“The Law Council is heartened at the swift condemnation of the sentences from both sides of politics… it is vital that moves to spare our citizens the horror of facing a firing squad have strong, unified, bi-partisan support,” Bugg said. “Although we acknowledge Indonesia’s undeniable right to arrange its own justice administration, the Law Council supports plans to lobby the Indonesian Government for clemency.”
In that regard it seemed Prime Minister John Howard agreed, though he downplayed the chances of success.
“I don’t think people should entertain too many optimistic thoughts because it’s difficult, but we will try hard and we will put the case against the death penalty,” Howard said.
Bagaric said he and his colleagues have “always known that the Prime Minister doesn’t have a compassion deficit”. They are “most grateful that the Australian Government has indicated, unequivocally, that if all appeal avenues do fail, then it will make strong representations seeking clemency for our clients”.
Herein lies the basis for Bagaric’s reluctance to criticise the political machinery that helped put his clients in the line of fire.
“We’re working with the factual situation that we’re currently presented with, and we’re applying all our energies in that direction, as opposed to making comments in terms of what is now a matter of history,” he said.
Some of those energies are directed toward educating other governments, and their citizens, about the use of capital punishment, which Bagaric described as failed and futile, an assertion conclusively backed up by “overwhelming empirical data”.
“A recent 20-year study in the US showed that the states with the death penalty have in fact a higher rate — somewhere between 48 to 101 per cent — of serious crime than the states that don’t have the death penalty,” he said.
“If these research findings are made more widely known to people [overseas], and also to governments, we’re confident that is in fact the best way to encourage these countries to abolish the death penalty. That’s certainly what we have been attempting to do… [through] comments that we’ve made publicly in Indonesia, but also in terms of some articles that we’ve published … in Indonesian newspapers,” Bagaric said.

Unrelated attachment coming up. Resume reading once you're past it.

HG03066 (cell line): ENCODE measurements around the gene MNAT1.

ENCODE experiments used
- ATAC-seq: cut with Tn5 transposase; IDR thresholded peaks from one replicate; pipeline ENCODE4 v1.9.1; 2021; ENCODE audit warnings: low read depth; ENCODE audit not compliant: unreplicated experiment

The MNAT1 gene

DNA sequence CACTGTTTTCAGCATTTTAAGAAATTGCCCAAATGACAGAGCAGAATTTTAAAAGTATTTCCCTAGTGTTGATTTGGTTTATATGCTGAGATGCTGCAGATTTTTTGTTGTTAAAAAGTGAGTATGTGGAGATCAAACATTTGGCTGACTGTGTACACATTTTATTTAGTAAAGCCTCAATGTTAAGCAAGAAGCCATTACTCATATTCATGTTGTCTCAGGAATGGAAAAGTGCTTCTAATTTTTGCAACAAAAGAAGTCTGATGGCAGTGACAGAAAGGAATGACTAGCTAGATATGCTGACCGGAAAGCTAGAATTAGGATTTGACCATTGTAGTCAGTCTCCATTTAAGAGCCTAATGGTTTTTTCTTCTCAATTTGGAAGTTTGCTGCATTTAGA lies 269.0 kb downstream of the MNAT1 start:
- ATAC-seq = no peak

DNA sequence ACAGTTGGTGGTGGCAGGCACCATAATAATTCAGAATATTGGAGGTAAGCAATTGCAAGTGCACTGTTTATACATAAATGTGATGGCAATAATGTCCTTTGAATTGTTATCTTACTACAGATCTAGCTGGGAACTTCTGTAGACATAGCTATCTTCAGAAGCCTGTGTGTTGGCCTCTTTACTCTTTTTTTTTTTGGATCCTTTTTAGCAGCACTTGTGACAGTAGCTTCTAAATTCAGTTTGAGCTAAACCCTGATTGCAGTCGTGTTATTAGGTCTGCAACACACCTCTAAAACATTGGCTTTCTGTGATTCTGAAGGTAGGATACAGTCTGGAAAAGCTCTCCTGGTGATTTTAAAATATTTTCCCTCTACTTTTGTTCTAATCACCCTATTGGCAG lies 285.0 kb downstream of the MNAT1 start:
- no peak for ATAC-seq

What is more urgent for those on death row, however, is for the Government to assert its right to be involved in a case Bagaric believes is entirely unique, given “the way in which our clients were arrested, charged and got to their current predicament was as the result of a co-operative endeavour between [the AFP] and Indonesian authorities.
“Given that there has been that co-operative endeavour, Australia does have some standing and legitimate say in terms of the way this ultimately pans out and is finalised,” he said.
Not only is Australian political involvement justified in Bagaric’s opinion, it is essential in order to ensure healthy future diplomatic relations between Australia and Indonesia.
“If there is a significant proportion of the Australian community that is disturbed by the predicament that our clients currently find themselves in, the natural outcome in a democratic country like Australia is that it would reduce the likelihood of this type of co-operation in the future,” he said.
“That’s not good for Australian citizens; it’s not good for Indonesians either.”